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Tournament: 6th Paignton Premier • 28/28 games + 2 from women's international • last updated Monday May 17, 2021 7:17 PM
Venue: Oldway Mansion, Paignton • Dates: 10-15 September 1956 • Download PGN

6th Paignton Premier, 10-15 September 1956

1956 Paignton Premier Resid. 1 2 3 4 5 6 7 8  Total 
 1  Kitto,Francis Ernest Appleyard Exminster
&;
1 1 ½ ½ 1 0 1 5
2 Courtney,Hugh Edward Guy Malvern 0
&;
0 1 1 1 1 ½
3 Tylor,Theodore Henry Oxford 0 1
&;
½ 1 ½ ½ ½ 4
4 Thomas,Andrew Rowland Benedick Tiverton ½ 0 ½
&;
1 0 1 ½
5 Heidenfeld,Wolfgang South Africa ½ 0 0 0
&;
1 ½ 1 3
6 Copping,Peter Fairbairn Swindon 0 0 ½ 1 0
&;
½ 1 3
7 Moore,Brian J Birmingham 1 0 ½ 0 ½ ½
&;
0
8 Newman,Richard Hilary London 0 ½ ½ ½ 0 0 1
&;

1956 Paignton International Women's Tournament, 10-15 September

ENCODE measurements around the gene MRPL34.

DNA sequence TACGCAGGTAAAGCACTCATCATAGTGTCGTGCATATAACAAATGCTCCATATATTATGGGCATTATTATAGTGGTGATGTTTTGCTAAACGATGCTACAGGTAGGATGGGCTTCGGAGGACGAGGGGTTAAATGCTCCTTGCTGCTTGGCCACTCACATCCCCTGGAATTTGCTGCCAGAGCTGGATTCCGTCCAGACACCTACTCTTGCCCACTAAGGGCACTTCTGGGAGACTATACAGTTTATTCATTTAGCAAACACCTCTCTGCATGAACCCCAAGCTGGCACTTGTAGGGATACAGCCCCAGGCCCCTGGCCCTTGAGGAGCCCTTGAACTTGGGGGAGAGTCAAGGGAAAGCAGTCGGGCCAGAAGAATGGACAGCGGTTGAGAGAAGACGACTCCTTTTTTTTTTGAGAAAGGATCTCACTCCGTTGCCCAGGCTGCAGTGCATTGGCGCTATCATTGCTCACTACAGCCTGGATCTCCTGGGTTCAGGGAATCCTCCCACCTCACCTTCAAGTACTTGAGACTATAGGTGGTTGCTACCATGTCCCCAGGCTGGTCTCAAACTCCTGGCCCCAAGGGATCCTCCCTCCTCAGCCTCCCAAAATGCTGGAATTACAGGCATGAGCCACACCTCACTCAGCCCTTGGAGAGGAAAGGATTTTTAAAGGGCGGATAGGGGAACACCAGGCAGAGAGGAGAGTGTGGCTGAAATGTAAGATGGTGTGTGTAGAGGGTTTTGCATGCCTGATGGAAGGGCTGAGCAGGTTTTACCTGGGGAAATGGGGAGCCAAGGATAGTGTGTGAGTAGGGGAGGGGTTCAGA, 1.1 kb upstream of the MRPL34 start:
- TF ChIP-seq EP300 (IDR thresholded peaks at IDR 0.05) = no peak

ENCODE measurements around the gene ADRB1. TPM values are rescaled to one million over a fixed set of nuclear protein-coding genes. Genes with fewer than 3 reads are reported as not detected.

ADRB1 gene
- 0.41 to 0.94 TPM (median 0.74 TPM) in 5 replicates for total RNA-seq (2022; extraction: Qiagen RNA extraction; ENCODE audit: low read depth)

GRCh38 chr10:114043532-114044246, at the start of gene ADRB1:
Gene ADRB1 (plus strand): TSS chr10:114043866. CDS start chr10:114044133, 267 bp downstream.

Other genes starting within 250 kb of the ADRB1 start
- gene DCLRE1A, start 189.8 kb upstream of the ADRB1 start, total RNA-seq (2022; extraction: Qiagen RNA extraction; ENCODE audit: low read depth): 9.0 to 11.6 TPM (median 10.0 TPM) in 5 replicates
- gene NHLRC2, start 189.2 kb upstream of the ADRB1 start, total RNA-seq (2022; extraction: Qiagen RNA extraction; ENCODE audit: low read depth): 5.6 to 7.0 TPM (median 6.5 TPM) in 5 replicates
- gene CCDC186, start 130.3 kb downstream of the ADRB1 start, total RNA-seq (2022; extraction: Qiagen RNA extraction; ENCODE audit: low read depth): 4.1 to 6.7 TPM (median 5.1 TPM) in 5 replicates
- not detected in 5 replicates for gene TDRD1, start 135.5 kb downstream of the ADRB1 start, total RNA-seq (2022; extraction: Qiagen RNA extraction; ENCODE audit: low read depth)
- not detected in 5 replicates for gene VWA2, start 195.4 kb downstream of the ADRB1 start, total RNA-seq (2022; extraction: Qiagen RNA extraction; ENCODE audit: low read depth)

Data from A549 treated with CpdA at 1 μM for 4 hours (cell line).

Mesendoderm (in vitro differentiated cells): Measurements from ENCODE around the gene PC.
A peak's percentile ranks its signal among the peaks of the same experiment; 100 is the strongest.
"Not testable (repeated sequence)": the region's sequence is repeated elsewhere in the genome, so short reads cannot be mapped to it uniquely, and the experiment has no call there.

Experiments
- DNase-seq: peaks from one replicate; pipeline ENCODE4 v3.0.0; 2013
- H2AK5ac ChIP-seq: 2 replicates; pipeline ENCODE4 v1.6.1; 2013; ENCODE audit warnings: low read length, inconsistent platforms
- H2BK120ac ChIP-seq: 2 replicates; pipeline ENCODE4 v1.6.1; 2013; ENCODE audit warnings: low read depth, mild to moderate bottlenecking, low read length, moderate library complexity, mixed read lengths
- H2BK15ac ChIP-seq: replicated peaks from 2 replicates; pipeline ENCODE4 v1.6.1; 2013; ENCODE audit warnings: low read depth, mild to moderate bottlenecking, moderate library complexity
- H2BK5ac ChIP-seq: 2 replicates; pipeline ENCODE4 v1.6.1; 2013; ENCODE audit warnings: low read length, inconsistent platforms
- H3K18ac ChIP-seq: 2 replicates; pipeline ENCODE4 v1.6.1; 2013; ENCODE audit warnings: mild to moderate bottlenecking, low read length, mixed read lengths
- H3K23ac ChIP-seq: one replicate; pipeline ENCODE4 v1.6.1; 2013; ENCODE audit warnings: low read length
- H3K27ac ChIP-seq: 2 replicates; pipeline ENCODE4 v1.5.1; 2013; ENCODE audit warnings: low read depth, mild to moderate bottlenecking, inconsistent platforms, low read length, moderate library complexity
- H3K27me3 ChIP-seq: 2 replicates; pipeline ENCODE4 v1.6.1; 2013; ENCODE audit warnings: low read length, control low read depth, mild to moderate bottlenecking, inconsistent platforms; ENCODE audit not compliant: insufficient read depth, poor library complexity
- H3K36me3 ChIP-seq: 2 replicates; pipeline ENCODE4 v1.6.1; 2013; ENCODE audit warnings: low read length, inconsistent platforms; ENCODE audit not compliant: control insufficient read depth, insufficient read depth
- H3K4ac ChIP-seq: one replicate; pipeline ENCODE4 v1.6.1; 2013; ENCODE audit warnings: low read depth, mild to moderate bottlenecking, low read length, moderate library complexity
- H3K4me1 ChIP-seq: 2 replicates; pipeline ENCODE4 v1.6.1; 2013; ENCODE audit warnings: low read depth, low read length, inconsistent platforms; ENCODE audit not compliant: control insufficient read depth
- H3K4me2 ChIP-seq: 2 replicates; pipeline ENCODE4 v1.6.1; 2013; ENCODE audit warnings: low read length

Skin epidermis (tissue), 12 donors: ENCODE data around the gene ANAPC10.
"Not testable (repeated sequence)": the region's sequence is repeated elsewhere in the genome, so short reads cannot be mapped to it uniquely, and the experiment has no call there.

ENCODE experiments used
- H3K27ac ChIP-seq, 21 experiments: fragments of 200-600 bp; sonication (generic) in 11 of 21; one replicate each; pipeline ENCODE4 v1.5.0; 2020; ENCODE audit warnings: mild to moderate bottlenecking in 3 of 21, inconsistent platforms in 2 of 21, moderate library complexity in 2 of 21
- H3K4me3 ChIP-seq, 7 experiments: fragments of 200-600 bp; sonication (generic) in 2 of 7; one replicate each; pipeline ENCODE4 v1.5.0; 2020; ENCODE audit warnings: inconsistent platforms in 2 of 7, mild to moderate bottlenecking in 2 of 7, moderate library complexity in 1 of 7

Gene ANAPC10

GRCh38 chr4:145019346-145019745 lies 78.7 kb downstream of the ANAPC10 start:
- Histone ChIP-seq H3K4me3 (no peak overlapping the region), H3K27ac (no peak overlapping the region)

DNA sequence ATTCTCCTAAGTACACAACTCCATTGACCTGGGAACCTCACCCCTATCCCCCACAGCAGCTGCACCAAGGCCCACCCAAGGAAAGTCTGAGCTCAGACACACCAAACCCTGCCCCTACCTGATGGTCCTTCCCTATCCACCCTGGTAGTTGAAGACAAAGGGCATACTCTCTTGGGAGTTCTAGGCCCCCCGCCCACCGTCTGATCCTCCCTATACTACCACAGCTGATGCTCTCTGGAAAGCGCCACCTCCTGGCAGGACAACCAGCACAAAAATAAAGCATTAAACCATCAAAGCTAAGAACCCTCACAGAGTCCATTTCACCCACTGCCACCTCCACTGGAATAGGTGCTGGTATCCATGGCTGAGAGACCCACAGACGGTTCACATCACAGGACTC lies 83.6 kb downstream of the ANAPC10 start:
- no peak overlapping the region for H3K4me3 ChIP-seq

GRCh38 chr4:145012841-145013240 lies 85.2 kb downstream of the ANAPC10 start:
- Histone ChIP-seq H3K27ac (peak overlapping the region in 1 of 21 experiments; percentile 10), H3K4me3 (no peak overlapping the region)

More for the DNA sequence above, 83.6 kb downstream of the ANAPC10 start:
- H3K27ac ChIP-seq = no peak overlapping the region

1956 Paignton Women's International Resid. 1 2 3 4  Total 
 1  Friedl Rinder West Germany
&;
½½ 10 11 4
2 Fenny Heemskerk Netherlands ½½
&;
01 11 4
3 Rowena Mary Bruce (née Dew) Great Britain 01 10
&;
½1
4 Joan Frances Doulton (later Hay) § Great Britain 00 00 ½0
&;
½

§ Joan Frances Doulton (1913-1992) was joint British women's champion with Rowena Bruce in 1955.


CHESS Magazine, October 1956, p14 - Vol.22 No.s 277-8 - report by John Edwin Jones

The sixth annual Devon C.A. congress, with ninety-eight participants, came very close to 1951’s record total of 100.

The special event this year was a quadrangular double-round international women’s tournament in which the ex-joint British lady champions Mrs. R. M. Bruce and Miss J. Doulton met the lady champions of Holland and West Germany, Mevrouw F. Heemskerk and Frau F. Rinder respectively. The latter, who played much the most incisive chess, led for most of the way, but as the senior competitor was apt to tire at the end of a long game. She thus allowed Mrs. Heemskerk to escape with two draws from lost positions, and on the last day was well beaten by Mrs. Bruce, so that Mrs. Heemskerk was able to tie with her for first place, with Mrs. Bruce half a point behind. Miss Doulton began most of her games well, but seemed to lack staying power.